noun, plural si·gno·ri [sin-yawr-ee, -yohr-ee; Italian see-nyaw-ree] /sɪnˈyɔr i, -ˈyoʊr i; Italian siˈnyɔ ri/.
Origin of signore1
noun, plural si·gno·ras, Italian si·gno·re [see-nyaw-re] /siˈnyɔ rɛ/.
Origin of signora
Examples from the Web for signore
Beppo was a very different man from Signore Ripollo, nor had he a palace with a water-gate to show his wares.My Friend the Chauffeur|C. N. Williamson and A. M. Williamson
She looked at me from head to foot, and then, almost angrily—“Yes, Signore.”The Diary of a Man of Fifty|Henry James
"Signore Giovanni," she exclaimed wonderingly but without the slightest trace of the emotion which had so recently agitated her.Ilka on the Hill-Top and Other Stories|Hjalmar Hjorth Boyesen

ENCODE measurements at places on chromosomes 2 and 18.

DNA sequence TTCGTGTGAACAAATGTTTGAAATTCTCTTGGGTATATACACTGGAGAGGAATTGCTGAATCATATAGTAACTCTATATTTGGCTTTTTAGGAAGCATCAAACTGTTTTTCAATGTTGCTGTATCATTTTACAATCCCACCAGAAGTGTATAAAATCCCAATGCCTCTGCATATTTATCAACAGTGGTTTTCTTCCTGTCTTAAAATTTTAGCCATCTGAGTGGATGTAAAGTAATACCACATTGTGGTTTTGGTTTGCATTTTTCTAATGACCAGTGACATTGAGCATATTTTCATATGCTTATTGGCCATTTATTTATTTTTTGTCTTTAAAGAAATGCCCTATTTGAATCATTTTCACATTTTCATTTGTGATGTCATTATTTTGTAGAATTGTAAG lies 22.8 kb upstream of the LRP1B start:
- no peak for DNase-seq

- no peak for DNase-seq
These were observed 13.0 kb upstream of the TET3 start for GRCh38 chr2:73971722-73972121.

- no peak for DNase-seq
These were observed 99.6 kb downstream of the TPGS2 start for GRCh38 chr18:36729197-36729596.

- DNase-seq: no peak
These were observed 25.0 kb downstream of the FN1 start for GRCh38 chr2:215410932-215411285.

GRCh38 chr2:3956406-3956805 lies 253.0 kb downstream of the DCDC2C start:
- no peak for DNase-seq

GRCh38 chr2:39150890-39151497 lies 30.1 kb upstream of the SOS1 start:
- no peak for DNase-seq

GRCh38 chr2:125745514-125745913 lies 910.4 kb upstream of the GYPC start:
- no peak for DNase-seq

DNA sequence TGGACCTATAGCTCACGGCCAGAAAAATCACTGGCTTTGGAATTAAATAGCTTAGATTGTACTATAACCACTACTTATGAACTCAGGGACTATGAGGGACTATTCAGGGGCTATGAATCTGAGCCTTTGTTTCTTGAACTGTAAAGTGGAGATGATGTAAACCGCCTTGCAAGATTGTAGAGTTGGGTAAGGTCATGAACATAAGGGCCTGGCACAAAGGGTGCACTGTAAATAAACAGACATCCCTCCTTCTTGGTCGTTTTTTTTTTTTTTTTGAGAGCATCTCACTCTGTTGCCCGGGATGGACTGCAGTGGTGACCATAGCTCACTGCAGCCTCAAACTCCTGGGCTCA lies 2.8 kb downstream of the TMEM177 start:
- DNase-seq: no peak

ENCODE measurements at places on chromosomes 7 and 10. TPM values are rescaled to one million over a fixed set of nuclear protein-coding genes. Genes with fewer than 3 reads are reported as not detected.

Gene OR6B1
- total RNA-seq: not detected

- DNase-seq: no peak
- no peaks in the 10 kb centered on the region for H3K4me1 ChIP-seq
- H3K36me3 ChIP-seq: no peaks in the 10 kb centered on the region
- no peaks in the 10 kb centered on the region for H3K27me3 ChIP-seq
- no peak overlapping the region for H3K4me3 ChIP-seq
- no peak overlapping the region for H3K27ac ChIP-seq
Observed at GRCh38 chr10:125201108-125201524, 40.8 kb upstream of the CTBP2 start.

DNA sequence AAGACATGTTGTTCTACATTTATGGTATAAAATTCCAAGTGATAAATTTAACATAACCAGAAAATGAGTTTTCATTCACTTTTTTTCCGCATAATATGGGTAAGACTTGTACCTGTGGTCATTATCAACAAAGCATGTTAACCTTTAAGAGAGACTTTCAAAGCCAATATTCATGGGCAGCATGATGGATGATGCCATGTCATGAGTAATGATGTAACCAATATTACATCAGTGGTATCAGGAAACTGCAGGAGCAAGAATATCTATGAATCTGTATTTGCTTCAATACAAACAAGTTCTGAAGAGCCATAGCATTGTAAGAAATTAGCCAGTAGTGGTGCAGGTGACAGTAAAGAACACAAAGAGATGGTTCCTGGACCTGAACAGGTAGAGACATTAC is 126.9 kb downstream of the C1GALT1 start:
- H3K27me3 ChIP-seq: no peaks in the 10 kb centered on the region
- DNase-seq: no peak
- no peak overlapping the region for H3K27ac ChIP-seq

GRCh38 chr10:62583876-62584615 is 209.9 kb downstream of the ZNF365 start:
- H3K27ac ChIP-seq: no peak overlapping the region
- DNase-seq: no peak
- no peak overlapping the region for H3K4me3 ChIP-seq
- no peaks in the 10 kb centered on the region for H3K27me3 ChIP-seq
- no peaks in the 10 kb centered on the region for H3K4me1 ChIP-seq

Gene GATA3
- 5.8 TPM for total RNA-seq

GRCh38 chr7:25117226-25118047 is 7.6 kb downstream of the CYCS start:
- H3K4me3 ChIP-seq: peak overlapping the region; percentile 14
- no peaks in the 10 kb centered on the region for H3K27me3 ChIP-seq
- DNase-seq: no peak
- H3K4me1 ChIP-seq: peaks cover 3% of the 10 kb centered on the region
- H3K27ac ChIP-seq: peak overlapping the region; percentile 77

It illustrates the well-known use of the word Signore for mistress in Florentine poetry.Sketches and Studies in Italy and Greece, Second Series|John Addington Symonds
But as for that, signore, if you have no axes nor hedging knives, we have them.Corleone|F. Marion Crawford